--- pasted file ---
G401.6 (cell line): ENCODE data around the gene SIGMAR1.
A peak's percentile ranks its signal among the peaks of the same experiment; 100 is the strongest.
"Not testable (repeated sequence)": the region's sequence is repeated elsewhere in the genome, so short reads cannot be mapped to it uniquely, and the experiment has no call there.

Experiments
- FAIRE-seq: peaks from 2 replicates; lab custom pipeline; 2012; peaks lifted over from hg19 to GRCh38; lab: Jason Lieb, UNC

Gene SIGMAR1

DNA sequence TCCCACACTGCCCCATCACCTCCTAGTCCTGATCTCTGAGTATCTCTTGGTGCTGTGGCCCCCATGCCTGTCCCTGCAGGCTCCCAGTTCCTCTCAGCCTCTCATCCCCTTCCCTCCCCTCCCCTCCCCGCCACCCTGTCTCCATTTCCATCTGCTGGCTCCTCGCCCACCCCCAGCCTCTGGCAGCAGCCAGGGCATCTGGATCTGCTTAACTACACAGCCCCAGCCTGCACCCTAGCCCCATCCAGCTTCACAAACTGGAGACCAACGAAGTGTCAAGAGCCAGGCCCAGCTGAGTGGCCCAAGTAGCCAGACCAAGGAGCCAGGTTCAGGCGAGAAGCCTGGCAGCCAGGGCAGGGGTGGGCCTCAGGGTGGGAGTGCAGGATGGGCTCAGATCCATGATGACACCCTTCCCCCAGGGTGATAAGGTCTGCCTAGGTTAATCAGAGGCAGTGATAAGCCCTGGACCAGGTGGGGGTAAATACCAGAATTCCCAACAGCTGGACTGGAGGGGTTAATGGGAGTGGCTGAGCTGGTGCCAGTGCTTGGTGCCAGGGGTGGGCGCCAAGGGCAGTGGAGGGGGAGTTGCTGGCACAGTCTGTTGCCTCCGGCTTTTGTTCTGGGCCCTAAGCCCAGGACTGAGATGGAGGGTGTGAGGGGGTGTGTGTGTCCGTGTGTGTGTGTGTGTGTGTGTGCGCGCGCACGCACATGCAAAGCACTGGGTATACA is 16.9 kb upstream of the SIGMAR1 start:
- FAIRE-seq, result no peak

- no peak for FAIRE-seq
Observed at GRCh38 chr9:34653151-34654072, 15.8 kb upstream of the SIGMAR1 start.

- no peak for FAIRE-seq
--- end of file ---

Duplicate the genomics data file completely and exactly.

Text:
G401.6 (cell line): ENCODE data around the gene SIGMAR1.
A peak's percentile ranks its signal among the peaks of the same experiment; 100 is the strongest.
"Not testable (repeated sequence)": the region's sequence is repeated elsewhere in the genome, so short reads cannot be mapped to it uniquely, and the experiment has no call there.

Experiments
- FAIRE-seq: peaks from 2 replicates; lab custom pipeline; 2012; peaks lifted over from hg19 to GRCh38; lab: Jason Lieb, UNC

Gene SIGMAR1

DNA sequence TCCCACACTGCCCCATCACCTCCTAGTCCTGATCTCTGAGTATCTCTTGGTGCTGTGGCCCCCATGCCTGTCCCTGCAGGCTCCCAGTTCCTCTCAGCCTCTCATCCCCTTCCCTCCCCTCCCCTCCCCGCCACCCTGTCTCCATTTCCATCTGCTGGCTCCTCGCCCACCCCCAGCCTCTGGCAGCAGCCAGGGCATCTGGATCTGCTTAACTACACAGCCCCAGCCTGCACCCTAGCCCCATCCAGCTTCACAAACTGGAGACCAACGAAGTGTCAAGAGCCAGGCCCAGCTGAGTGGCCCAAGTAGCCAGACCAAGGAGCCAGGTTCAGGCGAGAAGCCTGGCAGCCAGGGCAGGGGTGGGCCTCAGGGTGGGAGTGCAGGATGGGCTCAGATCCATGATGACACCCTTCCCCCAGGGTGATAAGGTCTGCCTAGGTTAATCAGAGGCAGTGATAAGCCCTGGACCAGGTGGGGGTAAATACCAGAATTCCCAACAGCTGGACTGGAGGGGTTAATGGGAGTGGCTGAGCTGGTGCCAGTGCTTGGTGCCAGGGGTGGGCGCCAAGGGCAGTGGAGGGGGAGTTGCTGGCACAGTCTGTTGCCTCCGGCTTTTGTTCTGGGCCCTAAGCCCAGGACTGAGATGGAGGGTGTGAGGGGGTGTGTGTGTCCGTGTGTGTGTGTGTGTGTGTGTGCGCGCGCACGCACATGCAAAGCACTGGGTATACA is 16.9 kb upstream of the SIGMAR1 start:
- FAIRE-seq, result no peak

- no peak for FAIRE-seq
Observed at GRCh38 chr9:34653151-34654072, 15.8 kb upstream of the SIGMAR1 start.

- no peak for FAIRE-seq